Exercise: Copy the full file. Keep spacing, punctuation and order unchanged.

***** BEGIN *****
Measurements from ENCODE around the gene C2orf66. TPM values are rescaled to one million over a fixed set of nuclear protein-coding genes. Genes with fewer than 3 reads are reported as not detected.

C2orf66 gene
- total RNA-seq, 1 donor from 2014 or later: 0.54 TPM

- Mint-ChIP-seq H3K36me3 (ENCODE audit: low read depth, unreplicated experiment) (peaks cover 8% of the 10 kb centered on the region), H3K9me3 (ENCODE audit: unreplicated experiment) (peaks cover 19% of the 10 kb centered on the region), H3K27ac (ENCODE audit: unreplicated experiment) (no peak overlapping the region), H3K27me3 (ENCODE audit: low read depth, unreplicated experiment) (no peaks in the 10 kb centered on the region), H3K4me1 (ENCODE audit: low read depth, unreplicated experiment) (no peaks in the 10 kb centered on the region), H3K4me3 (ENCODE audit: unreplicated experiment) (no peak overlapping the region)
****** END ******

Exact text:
Measurements from ENCODE around the gene C2orf66. TPM values are rescaled to one million over a fixed set of nuclear protein-coding genes. Genes with fewer than 3 reads are reported as not detected.

C2orf66 gene
- total RNA-seq, 1 donor from 2014 or later: 0.54 TPM

- Mint-ChIP-seq H3K36me3 (ENCODE audit: low read depth, unreplicated experiment) (peaks cover 8% of the 10 kb centered on the region), H3K9me3 (ENCODE audit: unreplicated experiment) (peaks cover 19% of the 10 kb centered on the region), H3K27ac (ENCODE audit: unreplicated experiment) (no peak overlapping the region), H3K27me3 (ENCODE audit: low read depth, unreplicated experiment) (no peaks in the 10 kb centered on the region), H3K4me1 (ENCODE audit: low read depth, unreplicated experiment) (no peaks in the 10 kb centered on the region), H3K4me3 (ENCODE audit: unreplicated experiment) (no peak overlapping the region)